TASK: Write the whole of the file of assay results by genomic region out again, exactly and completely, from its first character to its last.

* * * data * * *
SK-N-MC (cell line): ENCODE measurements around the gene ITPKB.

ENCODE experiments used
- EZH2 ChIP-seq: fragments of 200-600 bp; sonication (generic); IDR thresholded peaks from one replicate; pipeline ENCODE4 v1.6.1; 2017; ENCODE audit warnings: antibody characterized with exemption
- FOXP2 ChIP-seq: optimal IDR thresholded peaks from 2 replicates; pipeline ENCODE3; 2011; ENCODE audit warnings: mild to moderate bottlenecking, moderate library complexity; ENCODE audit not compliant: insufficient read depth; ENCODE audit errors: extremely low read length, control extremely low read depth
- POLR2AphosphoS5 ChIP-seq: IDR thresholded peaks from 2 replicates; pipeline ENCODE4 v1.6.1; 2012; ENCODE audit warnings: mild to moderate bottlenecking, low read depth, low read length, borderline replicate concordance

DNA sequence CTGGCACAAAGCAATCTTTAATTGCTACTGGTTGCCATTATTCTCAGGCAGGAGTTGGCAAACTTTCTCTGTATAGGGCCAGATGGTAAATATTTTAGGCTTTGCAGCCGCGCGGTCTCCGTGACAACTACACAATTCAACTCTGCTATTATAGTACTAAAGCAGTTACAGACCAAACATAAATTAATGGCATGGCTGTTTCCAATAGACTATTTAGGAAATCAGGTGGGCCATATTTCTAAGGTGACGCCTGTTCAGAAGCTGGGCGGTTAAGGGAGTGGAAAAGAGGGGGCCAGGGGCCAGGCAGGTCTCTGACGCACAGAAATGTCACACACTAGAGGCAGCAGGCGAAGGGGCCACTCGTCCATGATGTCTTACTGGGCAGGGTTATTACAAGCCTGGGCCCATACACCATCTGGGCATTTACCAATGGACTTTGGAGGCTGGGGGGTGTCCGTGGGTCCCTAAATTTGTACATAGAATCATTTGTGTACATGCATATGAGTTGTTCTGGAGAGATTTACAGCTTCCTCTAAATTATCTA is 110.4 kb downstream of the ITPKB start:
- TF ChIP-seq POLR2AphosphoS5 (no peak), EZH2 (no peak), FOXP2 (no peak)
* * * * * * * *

SK-N-MC (cell line): ENCODE measurements around the gene ITPKB.

ENCODE experiments used
- EZH2 ChIP-seq: fragments of 200-600 bp; sonication (generic); IDR thresholded peaks from one replicate; pipeline ENCODE4 v1.6.1; 2017; ENCODE audit warnings: antibody characterized with exemption
- FOXP2 ChIP-seq: optimal IDR thresholded peaks from 2 replicates; pipeline ENCODE3; 2011; ENCODE audit warnings: mild to moderate bottlenecking, moderate library complexity; ENCODE audit not compliant: insufficient read depth; ENCODE audit errors: extremely low read length, control extremely low read depth
- POLR2AphosphoS5 ChIP-seq: IDR thresholded peaks from 2 replicates; pipeline ENCODE4 v1.6.1; 2012; ENCODE audit warnings: mild to moderate bottlenecking, low read depth, low read length, borderline replicate concordance

DNA sequence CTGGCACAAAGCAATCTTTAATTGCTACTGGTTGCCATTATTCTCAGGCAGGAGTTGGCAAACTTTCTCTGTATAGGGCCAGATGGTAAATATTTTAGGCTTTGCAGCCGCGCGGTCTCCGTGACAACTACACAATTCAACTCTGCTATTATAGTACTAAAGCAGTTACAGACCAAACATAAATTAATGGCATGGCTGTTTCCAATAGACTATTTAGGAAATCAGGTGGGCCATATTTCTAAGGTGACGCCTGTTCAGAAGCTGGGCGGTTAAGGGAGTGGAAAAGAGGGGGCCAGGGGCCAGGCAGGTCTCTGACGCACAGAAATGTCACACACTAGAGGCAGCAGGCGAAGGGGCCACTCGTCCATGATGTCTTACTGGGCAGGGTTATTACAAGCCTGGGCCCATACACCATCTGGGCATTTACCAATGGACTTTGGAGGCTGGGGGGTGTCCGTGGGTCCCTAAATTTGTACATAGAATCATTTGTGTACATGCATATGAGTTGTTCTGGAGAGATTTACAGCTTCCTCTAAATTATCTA is 110.4 kb downstream of the ITPKB start:
- TF ChIP-seq POLR2AphosphoS5 (no peak), EZH2 (no peak), FOXP2 (no peak)